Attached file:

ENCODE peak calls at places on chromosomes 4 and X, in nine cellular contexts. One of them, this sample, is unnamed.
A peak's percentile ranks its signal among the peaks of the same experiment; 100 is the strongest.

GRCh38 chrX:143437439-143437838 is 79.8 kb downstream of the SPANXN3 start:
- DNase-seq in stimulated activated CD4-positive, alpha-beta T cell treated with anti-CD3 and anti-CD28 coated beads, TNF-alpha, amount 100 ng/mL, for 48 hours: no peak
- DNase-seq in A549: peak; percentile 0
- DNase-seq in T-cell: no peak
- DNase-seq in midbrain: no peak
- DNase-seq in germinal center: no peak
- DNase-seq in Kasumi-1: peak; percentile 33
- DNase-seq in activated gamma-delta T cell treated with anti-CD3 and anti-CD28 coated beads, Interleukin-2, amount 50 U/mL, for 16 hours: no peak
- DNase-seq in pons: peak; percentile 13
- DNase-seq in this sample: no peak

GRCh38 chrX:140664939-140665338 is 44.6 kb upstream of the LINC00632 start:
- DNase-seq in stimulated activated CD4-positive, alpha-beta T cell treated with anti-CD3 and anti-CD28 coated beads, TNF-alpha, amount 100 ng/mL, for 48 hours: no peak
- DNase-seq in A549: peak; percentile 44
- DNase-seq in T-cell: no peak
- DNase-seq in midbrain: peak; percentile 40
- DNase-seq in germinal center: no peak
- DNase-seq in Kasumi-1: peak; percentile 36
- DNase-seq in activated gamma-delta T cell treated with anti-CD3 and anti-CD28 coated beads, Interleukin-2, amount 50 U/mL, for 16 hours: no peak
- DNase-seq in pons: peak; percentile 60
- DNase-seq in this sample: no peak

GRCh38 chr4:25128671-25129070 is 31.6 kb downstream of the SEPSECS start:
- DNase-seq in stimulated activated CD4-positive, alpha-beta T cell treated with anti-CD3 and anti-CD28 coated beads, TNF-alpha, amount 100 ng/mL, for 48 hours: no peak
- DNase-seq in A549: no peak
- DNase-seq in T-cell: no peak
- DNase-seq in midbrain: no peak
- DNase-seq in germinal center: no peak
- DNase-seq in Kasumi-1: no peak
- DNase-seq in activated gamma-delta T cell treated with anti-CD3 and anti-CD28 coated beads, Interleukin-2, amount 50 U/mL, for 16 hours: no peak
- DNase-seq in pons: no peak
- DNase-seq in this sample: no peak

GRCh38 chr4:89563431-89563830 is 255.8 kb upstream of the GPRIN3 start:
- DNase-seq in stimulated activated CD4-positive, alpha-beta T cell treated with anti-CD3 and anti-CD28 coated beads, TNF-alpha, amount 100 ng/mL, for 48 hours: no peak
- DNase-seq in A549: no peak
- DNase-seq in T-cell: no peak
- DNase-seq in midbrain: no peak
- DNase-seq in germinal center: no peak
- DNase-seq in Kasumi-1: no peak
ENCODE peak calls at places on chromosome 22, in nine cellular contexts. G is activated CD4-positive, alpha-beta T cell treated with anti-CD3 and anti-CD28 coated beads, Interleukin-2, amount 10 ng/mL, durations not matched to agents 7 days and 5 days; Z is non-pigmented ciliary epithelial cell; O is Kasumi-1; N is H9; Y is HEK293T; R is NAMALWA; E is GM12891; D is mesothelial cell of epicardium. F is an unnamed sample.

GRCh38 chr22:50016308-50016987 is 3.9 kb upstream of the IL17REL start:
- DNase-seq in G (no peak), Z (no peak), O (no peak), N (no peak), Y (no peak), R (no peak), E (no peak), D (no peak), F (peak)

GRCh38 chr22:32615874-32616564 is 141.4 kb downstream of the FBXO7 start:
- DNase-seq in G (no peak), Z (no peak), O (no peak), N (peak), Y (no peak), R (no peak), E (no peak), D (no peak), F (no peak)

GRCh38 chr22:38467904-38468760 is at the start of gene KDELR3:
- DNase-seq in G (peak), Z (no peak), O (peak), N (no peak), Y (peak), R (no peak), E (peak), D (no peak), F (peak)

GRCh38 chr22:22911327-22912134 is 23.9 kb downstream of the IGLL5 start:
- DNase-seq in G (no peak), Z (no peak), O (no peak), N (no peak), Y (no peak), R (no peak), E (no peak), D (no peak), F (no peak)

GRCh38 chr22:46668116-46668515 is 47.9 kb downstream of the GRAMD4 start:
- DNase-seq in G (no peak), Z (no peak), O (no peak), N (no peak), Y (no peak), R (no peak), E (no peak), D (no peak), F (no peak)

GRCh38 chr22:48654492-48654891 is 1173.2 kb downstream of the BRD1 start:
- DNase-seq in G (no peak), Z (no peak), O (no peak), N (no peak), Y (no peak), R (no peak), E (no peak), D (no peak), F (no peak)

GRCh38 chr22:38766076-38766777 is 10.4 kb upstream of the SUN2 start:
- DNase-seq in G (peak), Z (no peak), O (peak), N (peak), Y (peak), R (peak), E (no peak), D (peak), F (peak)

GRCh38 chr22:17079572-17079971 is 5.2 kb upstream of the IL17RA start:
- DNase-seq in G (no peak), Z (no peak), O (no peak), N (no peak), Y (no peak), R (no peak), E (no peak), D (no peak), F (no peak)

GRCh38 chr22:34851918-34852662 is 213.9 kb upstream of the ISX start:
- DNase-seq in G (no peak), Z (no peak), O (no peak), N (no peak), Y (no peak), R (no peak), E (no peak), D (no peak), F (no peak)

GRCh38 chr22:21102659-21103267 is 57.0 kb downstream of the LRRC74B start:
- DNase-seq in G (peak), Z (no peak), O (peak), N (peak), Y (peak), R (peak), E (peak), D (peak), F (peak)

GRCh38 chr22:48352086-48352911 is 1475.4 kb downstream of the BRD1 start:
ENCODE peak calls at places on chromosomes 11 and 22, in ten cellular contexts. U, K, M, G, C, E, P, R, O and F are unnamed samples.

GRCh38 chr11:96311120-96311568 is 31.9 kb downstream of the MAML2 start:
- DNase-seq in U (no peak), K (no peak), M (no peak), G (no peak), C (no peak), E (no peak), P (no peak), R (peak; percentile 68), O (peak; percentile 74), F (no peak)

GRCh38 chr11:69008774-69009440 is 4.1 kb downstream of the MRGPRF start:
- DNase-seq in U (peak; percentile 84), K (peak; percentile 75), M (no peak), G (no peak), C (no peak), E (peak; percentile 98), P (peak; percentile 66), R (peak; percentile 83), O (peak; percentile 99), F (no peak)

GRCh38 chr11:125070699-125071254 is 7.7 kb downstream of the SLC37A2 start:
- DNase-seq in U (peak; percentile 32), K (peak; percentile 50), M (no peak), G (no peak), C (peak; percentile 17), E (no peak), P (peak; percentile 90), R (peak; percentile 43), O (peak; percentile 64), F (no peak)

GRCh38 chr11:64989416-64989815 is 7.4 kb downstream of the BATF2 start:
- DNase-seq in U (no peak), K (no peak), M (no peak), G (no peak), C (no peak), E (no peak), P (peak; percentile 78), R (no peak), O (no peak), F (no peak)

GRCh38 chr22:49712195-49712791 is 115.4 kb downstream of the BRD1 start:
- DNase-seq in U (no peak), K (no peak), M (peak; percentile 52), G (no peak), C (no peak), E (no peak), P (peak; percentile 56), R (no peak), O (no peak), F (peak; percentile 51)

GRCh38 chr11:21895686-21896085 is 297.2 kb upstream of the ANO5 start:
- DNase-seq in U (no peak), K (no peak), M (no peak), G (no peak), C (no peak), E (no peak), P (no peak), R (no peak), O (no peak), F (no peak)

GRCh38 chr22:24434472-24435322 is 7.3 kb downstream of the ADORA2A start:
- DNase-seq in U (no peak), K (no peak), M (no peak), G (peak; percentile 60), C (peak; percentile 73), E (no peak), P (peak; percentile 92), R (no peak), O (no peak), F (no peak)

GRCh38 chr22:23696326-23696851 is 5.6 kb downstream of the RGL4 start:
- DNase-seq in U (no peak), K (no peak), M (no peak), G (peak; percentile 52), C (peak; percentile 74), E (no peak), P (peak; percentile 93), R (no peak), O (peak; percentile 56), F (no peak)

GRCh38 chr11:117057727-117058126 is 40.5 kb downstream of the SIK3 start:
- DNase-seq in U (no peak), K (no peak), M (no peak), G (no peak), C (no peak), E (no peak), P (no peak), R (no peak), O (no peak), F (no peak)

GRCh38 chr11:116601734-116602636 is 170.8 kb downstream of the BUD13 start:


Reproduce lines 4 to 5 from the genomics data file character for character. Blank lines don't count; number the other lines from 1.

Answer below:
- DNase-seq in stimulated activated CD4-positive, alpha-beta T cell treated with anti-CD3 and anti-CD28 coated beads, TNF-alpha, amount 100 ng/mL, for 48 hours: no peak
- DNase-seq in A549: peak; percentile 0